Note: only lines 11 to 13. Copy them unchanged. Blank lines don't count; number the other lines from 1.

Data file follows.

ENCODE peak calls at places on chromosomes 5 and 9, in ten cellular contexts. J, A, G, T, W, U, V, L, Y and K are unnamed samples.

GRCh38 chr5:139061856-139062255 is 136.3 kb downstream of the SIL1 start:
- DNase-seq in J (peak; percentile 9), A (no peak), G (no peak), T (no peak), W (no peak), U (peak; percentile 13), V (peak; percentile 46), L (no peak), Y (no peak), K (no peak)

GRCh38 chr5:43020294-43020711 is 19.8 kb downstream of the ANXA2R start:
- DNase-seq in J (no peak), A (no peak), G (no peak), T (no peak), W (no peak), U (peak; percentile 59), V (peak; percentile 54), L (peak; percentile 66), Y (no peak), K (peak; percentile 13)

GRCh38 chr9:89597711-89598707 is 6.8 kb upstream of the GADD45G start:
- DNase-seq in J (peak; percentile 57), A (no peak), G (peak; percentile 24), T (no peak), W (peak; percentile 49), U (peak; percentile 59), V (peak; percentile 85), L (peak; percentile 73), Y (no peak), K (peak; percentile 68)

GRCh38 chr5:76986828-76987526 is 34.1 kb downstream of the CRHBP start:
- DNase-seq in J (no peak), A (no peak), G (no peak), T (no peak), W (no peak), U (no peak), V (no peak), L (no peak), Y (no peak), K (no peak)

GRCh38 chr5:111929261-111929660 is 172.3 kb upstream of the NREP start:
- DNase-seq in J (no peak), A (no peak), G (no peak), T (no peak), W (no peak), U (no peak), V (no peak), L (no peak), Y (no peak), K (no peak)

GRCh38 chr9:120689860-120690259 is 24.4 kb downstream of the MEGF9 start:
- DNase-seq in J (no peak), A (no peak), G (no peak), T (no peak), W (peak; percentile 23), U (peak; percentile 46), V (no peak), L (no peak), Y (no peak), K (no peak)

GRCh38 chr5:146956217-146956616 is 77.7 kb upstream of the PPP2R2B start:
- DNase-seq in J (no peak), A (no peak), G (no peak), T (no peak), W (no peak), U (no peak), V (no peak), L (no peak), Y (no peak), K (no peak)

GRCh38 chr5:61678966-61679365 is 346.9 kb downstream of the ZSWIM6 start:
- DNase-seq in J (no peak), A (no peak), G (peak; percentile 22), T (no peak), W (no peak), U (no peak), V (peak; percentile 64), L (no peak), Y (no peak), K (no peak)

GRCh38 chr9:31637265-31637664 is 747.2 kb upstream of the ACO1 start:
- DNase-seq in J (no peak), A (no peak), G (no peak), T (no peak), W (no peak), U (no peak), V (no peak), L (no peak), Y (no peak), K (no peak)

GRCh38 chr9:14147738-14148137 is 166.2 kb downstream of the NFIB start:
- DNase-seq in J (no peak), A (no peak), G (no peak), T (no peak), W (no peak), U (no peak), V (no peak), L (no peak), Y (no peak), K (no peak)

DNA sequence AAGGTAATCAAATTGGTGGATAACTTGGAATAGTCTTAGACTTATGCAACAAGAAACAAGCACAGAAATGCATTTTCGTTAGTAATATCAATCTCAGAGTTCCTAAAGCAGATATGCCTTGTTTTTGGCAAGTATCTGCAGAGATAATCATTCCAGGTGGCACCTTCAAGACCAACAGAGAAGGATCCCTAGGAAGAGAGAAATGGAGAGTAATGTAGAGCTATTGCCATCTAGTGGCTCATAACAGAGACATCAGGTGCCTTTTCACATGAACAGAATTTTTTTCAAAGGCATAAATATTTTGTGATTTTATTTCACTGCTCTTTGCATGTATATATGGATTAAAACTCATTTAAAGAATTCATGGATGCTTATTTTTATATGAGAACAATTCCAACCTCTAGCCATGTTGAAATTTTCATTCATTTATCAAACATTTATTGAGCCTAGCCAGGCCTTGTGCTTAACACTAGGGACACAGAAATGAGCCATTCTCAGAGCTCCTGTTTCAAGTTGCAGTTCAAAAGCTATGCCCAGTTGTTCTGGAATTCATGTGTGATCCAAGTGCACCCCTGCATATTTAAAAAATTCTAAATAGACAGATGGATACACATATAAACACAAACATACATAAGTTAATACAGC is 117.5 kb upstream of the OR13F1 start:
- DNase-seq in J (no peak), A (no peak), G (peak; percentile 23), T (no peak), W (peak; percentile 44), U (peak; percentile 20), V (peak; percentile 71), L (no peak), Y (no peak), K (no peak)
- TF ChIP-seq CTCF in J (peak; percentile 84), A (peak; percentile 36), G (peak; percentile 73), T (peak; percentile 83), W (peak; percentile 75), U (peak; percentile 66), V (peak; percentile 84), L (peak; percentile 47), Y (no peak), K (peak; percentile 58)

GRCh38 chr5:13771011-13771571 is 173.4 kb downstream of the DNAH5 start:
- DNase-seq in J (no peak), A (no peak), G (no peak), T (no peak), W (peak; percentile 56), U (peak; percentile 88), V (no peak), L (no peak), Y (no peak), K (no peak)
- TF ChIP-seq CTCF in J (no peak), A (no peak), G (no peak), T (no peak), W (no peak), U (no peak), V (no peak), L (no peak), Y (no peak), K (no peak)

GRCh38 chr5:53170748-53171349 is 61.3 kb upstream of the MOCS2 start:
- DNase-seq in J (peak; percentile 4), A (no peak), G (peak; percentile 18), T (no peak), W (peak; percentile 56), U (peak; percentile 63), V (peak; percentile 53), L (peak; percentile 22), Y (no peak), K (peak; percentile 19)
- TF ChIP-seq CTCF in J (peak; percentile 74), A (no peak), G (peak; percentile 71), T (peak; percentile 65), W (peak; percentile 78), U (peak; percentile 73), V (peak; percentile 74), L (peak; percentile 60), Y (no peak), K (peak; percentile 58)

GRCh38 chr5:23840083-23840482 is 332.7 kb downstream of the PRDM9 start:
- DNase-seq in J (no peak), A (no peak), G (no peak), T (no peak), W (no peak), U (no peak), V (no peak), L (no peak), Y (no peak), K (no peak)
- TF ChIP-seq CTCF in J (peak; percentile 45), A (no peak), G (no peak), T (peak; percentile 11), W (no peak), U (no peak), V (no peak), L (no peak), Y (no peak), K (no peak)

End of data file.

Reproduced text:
- DNase-seq in J (no peak), A (no peak), G (no peak), T (no peak), W (no peak), U (no peak), V (no peak), L (no peak), Y (no peak), K (no peak)

GRCh38 chr9:120689860-120690259 is 24.4 kb downstream of the MEGF9 start:
- DNase-seq in J (no peak), A (no peak), G (no peak), T (no peak), W (peak; percentile 23), U (peak; percentile 46), V (no peak), L (no peak), Y (no peak), K (no peak)